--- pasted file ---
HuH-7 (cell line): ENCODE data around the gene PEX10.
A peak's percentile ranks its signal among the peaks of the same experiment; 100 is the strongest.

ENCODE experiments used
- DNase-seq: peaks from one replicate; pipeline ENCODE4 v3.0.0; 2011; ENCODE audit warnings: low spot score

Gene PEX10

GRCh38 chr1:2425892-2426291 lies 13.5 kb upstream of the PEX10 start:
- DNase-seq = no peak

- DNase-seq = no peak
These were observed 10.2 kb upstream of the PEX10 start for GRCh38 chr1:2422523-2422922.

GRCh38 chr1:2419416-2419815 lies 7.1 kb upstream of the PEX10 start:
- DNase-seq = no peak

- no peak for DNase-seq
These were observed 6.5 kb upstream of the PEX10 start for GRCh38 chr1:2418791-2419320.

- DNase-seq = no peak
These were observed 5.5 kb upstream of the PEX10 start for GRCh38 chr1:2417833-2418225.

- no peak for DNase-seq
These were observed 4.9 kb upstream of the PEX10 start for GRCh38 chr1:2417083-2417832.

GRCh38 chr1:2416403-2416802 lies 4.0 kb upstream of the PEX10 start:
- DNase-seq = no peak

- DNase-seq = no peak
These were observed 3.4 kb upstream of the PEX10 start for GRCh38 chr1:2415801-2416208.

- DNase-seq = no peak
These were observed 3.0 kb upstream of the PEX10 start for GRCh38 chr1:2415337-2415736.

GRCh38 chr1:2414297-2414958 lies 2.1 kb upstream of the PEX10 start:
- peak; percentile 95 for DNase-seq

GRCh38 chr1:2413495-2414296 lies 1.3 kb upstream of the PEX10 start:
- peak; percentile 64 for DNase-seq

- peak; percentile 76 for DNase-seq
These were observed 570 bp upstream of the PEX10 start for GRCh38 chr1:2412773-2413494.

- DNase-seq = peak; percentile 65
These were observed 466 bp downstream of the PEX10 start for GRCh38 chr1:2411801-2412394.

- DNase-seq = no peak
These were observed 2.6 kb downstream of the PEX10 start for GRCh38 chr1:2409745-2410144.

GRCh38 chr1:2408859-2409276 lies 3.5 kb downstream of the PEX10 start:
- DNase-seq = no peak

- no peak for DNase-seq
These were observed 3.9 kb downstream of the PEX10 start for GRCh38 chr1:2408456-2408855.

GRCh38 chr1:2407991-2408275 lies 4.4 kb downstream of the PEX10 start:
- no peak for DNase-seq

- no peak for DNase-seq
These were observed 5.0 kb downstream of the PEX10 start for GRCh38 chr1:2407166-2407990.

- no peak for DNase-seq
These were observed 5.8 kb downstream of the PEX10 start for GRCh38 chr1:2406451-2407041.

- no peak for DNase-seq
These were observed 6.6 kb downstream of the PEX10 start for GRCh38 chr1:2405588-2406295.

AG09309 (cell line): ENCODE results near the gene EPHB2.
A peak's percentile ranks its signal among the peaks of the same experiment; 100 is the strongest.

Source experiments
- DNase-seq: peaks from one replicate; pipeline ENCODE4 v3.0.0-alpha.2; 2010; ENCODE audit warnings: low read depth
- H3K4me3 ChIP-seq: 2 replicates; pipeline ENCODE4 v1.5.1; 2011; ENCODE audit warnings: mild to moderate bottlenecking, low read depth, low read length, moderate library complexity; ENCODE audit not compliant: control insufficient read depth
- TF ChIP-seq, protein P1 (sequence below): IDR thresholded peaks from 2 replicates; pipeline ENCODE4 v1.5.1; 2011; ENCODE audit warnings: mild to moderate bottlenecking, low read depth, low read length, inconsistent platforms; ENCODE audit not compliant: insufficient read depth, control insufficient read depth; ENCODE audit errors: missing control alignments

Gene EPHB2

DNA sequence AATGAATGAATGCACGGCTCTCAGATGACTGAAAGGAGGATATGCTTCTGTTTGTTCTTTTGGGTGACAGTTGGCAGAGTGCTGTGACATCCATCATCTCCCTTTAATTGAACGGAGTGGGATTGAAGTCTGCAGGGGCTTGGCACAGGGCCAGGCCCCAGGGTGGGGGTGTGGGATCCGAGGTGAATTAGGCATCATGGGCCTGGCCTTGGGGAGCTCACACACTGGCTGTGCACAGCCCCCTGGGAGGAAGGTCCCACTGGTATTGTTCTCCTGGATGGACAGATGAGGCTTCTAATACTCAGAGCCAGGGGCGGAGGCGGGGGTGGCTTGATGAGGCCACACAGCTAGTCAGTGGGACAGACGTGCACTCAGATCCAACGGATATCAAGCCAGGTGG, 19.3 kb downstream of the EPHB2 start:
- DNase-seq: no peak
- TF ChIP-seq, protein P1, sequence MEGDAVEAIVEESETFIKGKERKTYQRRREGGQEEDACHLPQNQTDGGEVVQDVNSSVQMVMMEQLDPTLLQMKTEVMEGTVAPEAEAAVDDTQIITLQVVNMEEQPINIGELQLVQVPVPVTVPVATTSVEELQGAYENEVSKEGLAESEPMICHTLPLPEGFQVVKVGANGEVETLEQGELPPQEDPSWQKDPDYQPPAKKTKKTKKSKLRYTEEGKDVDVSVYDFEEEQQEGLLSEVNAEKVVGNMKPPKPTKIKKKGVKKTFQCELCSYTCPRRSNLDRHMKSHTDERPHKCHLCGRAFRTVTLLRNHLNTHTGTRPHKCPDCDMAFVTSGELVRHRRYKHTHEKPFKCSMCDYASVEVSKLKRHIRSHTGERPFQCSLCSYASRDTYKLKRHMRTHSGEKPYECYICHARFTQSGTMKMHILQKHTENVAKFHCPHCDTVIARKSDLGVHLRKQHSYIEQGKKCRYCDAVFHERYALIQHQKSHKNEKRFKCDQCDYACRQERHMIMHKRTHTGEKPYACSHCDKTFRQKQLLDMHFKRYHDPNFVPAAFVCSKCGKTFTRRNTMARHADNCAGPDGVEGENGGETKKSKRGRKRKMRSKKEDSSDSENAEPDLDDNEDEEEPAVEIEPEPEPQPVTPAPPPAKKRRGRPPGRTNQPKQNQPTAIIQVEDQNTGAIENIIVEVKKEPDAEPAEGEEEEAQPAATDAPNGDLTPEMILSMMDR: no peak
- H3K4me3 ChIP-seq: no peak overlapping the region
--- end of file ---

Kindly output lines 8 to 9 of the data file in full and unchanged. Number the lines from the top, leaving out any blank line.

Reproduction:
- DNase-seq = no peak
These were observed 10.2 kb upstream of the PEX10 start for GRCh38 chr1:2422523-2422922.